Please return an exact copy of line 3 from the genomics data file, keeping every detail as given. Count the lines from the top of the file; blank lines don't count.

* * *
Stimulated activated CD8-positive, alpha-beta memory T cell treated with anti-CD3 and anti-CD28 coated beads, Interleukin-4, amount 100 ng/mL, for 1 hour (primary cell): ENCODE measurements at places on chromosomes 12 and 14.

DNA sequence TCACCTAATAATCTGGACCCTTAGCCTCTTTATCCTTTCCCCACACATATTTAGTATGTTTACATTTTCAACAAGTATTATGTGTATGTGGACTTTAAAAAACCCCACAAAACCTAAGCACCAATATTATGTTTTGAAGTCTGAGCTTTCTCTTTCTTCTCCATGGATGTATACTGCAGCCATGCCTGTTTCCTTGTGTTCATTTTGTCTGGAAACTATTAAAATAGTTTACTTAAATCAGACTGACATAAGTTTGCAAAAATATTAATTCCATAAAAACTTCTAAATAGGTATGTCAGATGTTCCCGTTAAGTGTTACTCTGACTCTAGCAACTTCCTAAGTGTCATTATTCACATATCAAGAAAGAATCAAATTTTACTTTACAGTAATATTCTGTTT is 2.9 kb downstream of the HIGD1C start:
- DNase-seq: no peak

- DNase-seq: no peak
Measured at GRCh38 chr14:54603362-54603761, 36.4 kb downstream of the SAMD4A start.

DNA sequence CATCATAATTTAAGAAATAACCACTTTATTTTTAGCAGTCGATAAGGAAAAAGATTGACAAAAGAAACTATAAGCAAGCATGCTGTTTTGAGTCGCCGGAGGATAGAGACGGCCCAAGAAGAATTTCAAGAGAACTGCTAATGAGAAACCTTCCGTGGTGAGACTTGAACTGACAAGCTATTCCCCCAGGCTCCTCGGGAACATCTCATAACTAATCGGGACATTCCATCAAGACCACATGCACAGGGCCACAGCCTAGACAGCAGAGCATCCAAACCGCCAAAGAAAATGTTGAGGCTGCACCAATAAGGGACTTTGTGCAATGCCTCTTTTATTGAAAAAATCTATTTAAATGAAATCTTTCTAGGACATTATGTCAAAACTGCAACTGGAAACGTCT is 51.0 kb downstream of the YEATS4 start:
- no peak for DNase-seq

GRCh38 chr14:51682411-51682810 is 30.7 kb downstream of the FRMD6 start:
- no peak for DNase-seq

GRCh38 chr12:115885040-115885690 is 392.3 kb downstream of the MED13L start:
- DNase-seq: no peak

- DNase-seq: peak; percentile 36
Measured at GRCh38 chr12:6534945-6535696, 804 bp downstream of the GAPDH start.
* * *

- DNase-seq: no peak